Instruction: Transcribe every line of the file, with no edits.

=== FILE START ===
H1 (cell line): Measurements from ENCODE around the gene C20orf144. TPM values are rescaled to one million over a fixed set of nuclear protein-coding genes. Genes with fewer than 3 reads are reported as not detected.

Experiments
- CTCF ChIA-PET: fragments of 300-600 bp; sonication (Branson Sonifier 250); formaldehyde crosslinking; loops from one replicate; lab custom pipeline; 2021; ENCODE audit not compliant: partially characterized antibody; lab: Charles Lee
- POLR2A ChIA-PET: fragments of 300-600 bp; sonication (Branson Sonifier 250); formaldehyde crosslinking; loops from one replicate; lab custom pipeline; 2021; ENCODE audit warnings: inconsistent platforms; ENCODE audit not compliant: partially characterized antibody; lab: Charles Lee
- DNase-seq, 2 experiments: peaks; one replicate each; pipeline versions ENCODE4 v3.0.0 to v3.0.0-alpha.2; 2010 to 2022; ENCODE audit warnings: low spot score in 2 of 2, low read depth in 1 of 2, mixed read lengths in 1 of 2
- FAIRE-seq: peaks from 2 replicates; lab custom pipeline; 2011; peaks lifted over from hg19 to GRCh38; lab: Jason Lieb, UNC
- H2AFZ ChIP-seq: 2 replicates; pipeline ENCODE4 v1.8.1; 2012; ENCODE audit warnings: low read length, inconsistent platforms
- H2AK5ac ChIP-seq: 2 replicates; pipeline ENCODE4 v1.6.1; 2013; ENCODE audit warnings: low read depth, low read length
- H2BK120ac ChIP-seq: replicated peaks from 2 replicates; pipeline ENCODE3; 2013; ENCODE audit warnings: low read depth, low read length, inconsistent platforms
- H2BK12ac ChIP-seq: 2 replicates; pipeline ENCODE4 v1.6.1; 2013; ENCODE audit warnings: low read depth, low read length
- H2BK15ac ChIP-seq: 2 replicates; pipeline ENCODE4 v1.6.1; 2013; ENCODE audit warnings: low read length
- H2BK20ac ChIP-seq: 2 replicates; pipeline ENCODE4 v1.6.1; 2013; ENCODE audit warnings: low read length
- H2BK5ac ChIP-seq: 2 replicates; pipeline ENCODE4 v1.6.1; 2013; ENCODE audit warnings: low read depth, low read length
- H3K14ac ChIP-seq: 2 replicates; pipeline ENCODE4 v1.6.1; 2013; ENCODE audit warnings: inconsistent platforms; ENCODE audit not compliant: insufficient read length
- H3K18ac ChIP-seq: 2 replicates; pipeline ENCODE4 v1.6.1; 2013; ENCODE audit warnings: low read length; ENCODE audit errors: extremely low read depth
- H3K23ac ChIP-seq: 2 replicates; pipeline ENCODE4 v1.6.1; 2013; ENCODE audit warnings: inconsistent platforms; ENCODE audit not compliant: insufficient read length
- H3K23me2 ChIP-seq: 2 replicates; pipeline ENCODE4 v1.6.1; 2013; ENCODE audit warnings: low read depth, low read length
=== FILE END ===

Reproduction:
H1 (cell line): Measurements from ENCODE around the gene C20orf144. TPM values are rescaled to one million over a fixed set of nuclear protein-coding genes. Genes with fewer than 3 reads are reported as not detected.

Experiments
- CTCF ChIA-PET: fragments of 300-600 bp; sonication (Branson Sonifier 250); formaldehyde crosslinking; loops from one replicate; lab custom pipeline; 2021; ENCODE audit not compliant: partially characterized antibody; lab: Charles Lee
- POLR2A ChIA-PET: fragments of 300-600 bp; sonication (Branson Sonifier 250); formaldehyde crosslinking; loops from one replicate; lab custom pipeline; 2021; ENCODE audit warnings: inconsistent platforms; ENCODE audit not compliant: partially characterized antibody; lab: Charles Lee
- DNase-seq, 2 experiments: peaks; one replicate each; pipeline versions ENCODE4 v3.0.0 to v3.0.0-alpha.2; 2010 to 2022; ENCODE audit warnings: low spot score in 2 of 2, low read depth in 1 of 2, mixed read lengths in 1 of 2
- FAIRE-seq: peaks from 2 replicates; lab custom pipeline; 2011; peaks lifted over from hg19 to GRCh38; lab: Jason Lieb, UNC
- H2AFZ ChIP-seq: 2 replicates; pipeline ENCODE4 v1.8.1; 2012; ENCODE audit warnings: low read length, inconsistent platforms
- H2AK5ac ChIP-seq: 2 replicates; pipeline ENCODE4 v1.6.1; 2013; ENCODE audit warnings: low read depth, low read length
- H2BK120ac ChIP-seq: replicated peaks from 2 replicates; pipeline ENCODE3; 2013; ENCODE audit warnings: low read depth, low read length, inconsistent platforms
- H2BK12ac ChIP-seq: 2 replicates; pipeline ENCODE4 v1.6.1; 2013; ENCODE audit warnings: low read depth, low read length
- H2BK15ac ChIP-seq: 2 replicates; pipeline ENCODE4 v1.6.1; 2013; ENCODE audit warnings: low read length
- H2BK20ac ChIP-seq: 2 replicates; pipeline ENCODE4 v1.6.1; 2013; ENCODE audit warnings: low read length
- H2BK5ac ChIP-seq: 2 replicates; pipeline ENCODE4 v1.6.1; 2013; ENCODE audit warnings: low read depth, low read length
- H3K14ac ChIP-seq: 2 replicates; pipeline ENCODE4 v1.6.1; 2013; ENCODE audit warnings: inconsistent platforms; ENCODE audit not compliant: insufficient read length
- H3K18ac ChIP-seq: 2 replicates; pipeline ENCODE4 v1.6.1; 2013; ENCODE audit warnings: low read length; ENCODE audit errors: extremely low read depth
- H3K23ac ChIP-seq: 2 replicates; pipeline ENCODE4 v1.6.1; 2013; ENCODE audit warnings: inconsistent platforms; ENCODE audit not compliant: insufficient read length
- H3K23me2 ChIP-seq: 2 replicates; pipeline ENCODE4 v1.6.1; 2013; ENCODE audit warnings: low read depth, low read length